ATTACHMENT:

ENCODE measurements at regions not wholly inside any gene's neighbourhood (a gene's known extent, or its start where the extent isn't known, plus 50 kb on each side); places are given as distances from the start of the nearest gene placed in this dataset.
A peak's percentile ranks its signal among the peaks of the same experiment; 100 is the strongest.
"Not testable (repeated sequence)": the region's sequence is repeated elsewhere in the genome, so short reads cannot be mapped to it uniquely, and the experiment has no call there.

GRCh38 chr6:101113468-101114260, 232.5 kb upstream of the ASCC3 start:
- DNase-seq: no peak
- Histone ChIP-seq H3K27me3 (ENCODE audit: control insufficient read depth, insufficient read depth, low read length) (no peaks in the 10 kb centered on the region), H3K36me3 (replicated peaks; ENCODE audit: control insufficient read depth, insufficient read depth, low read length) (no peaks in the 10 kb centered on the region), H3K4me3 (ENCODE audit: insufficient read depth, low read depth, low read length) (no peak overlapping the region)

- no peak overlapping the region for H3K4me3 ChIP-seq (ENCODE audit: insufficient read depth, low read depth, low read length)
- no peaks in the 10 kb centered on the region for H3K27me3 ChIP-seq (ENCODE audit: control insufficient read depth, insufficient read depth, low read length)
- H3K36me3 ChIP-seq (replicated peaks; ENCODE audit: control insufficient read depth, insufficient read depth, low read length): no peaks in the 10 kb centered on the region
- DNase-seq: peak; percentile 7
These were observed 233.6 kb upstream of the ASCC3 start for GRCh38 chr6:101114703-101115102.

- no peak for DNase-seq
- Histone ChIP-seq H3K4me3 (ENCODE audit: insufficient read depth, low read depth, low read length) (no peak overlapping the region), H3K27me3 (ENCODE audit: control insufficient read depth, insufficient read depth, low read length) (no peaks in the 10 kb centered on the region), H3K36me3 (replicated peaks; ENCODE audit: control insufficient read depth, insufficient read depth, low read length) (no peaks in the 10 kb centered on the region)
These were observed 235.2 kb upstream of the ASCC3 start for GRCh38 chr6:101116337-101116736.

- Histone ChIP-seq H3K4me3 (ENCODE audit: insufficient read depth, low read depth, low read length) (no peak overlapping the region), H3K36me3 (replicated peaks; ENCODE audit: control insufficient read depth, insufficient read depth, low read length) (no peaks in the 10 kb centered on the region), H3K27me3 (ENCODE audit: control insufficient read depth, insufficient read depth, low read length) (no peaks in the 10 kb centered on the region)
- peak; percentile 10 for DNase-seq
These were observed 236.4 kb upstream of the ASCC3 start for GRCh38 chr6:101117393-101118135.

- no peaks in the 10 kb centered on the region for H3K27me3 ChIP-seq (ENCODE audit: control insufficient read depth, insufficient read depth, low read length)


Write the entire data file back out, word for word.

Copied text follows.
ENCODE measurements at regions not wholly inside any gene's neighbourhood (a gene's known extent, or its start where the extent isn't known, plus 50 kb on each side); places are given as distances from the start of the nearest gene placed in this dataset.
A peak's percentile ranks its signal among the peaks of the same experiment; 100 is the strongest.
"Not testable (repeated sequence)": the region's sequence is repeated elsewhere in the genome, so short reads cannot be mapped to it uniquely, and the experiment has no call there.

GRCh38 chr6:101113468-101114260, 232.5 kb upstream of the ASCC3 start:
- DNase-seq: no peak
- Histone ChIP-seq H3K27me3 (ENCODE audit: control insufficient read depth, insufficient read depth, low read length) (no peaks in the 10 kb centered on the region), H3K36me3 (replicated peaks; ENCODE audit: control insufficient read depth, insufficient read depth, low read length) (no peaks in the 10 kb centered on the region), H3K4me3 (ENCODE audit: insufficient read depth, low read depth, low read length) (no peak overlapping the region)

- no peak overlapping the region for H3K4me3 ChIP-seq (ENCODE audit: insufficient read depth, low read depth, low read length)
- no peaks in the 10 kb centered on the region for H3K27me3 ChIP-seq (ENCODE audit: control insufficient read depth, insufficient read depth, low read length)
- H3K36me3 ChIP-seq (replicated peaks; ENCODE audit: control insufficient read depth, insufficient read depth, low read length): no peaks in the 10 kb centered on the region
- DNase-seq: peak; percentile 7
These were observed 233.6 kb upstream of the ASCC3 start for GRCh38 chr6:101114703-101115102.

- no peak for DNase-seq
- Histone ChIP-seq H3K4me3 (ENCODE audit: insufficient read depth, low read depth, low read length) (no peak overlapping the region), H3K27me3 (ENCODE audit: control insufficient read depth, insufficient read depth, low read length) (no peaks in the 10 kb centered on the region), H3K36me3 (replicated peaks; ENCODE audit: control insufficient read depth, insufficient read depth, low read length) (no peaks in the 10 kb centered on the region)
These were observed 235.2 kb upstream of the ASCC3 start for GRCh38 chr6:101116337-101116736.

- Histone ChIP-seq H3K4me3 (ENCODE audit: insufficient read depth, low read depth, low read length) (no peak overlapping the region), H3K36me3 (replicated peaks; ENCODE audit: control insufficient read depth, insufficient read depth, low read length) (no peaks in the 10 kb centered on the region), H3K27me3 (ENCODE audit: control insufficient read depth, insufficient read depth, low read length) (no peaks in the 10 kb centered on the region)
- peak; percentile 10 for DNase-seq
These were observed 236.4 kb upstream of the ASCC3 start for GRCh38 chr6:101117393-101118135.

- no peaks in the 10 kb centered on the region for H3K27me3 ChIP-seq (ENCODE audit: control insufficient read depth, insufficient read depth, low read length)